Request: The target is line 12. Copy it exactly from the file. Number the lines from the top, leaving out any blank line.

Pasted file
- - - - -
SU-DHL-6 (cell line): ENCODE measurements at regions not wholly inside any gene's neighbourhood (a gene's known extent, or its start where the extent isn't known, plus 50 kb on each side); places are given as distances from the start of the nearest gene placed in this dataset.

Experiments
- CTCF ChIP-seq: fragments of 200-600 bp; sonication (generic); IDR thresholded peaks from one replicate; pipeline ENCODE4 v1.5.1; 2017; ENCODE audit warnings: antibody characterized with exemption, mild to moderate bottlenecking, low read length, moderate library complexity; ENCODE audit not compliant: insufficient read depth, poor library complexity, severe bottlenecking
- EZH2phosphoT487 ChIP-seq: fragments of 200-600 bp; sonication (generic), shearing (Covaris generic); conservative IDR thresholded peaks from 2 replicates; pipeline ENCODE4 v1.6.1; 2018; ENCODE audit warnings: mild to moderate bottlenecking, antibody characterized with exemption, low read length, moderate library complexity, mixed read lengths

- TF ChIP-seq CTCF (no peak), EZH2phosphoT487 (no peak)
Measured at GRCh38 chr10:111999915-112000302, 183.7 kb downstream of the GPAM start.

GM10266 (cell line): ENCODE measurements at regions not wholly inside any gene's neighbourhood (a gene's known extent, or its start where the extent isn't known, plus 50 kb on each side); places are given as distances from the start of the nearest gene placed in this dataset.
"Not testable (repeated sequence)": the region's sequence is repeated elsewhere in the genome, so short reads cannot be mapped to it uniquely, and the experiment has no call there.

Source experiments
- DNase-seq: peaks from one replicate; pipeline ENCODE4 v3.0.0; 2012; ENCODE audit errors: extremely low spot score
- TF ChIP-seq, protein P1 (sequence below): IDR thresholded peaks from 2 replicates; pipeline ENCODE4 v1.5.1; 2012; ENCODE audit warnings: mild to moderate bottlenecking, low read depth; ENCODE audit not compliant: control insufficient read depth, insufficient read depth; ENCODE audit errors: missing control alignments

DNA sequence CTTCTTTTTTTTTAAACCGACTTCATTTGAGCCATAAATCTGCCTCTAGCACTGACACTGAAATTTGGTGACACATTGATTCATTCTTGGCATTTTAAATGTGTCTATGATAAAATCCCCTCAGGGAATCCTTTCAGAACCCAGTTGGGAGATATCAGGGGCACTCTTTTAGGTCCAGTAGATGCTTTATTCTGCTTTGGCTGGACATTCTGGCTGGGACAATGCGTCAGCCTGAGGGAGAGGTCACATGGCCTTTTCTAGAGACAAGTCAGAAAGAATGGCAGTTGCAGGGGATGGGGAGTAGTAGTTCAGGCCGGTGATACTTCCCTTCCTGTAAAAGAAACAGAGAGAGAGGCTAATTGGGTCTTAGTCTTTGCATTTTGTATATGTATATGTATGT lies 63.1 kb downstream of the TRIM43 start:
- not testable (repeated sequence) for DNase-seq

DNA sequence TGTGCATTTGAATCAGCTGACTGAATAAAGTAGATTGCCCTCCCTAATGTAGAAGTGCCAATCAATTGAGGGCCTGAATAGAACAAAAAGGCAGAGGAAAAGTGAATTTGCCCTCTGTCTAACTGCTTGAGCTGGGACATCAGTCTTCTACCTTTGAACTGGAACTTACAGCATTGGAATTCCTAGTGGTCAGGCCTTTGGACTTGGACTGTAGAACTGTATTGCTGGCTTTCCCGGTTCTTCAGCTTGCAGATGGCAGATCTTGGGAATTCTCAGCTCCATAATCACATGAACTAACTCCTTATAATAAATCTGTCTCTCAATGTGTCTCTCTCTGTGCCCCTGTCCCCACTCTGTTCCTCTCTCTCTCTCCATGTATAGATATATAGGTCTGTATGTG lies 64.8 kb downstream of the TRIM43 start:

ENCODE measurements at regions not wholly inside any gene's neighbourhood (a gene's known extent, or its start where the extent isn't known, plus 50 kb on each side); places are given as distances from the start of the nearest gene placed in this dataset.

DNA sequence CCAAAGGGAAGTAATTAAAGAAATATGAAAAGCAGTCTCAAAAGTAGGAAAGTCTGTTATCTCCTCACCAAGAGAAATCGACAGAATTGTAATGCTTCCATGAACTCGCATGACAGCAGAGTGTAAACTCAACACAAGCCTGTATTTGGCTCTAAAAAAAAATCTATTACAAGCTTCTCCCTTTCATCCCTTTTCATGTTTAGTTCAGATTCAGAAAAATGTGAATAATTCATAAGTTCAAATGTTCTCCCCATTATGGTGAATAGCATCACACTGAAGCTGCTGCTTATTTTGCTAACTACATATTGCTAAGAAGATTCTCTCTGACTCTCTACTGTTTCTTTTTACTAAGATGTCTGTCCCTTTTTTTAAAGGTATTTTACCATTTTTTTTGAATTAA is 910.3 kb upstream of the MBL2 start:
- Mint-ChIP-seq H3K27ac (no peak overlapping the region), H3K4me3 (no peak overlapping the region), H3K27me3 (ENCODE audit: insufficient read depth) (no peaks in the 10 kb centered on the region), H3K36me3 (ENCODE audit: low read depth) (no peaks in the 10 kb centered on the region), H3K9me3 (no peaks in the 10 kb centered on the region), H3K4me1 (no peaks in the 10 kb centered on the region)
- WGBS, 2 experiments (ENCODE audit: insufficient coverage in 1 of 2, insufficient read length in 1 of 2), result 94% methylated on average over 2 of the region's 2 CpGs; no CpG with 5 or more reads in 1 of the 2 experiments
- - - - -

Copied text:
DNA sequence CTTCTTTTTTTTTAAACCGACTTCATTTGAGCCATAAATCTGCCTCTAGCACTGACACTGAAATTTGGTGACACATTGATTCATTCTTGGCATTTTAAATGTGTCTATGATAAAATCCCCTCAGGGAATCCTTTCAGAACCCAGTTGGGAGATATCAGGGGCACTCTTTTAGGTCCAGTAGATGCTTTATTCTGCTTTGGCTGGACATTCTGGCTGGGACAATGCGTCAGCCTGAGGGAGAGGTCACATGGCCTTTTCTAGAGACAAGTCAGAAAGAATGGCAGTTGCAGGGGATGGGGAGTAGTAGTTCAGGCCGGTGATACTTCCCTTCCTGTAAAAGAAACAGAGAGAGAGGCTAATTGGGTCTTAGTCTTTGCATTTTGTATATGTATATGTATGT lies 63.1 kb downstream of the TRIM43 start: